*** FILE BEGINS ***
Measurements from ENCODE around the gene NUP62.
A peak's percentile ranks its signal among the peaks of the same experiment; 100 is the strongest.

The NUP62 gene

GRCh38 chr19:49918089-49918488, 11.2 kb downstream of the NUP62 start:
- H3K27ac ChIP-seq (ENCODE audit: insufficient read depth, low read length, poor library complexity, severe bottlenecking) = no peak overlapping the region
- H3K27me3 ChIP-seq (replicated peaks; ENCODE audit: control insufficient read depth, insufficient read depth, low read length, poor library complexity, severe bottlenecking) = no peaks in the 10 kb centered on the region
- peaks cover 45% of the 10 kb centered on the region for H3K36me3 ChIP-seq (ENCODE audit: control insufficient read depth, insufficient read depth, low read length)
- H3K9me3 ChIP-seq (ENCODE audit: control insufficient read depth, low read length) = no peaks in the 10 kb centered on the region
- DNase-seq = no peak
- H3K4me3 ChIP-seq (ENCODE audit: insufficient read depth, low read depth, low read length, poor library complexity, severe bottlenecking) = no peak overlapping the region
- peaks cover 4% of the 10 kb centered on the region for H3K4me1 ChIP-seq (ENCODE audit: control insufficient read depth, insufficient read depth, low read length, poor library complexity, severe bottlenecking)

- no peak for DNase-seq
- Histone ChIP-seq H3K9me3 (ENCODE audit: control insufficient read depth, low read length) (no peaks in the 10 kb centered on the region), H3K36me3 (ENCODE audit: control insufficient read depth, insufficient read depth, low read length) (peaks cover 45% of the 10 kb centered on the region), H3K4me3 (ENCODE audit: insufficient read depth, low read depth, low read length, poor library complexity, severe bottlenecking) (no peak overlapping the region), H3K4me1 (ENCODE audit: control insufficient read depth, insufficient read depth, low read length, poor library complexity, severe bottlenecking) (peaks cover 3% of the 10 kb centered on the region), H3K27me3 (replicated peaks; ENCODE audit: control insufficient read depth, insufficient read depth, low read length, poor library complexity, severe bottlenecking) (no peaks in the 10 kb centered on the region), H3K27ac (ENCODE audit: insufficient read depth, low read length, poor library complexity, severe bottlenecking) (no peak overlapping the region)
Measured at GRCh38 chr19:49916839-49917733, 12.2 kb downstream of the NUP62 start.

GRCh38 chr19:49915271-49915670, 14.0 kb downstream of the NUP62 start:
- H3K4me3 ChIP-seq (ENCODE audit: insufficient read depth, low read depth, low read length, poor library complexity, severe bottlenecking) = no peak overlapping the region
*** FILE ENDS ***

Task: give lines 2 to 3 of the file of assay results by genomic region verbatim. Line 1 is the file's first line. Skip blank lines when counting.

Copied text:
A peak's percentile ranks its signal among the peaks of the same experiment; 100 is the strongest.

The NUP62 gene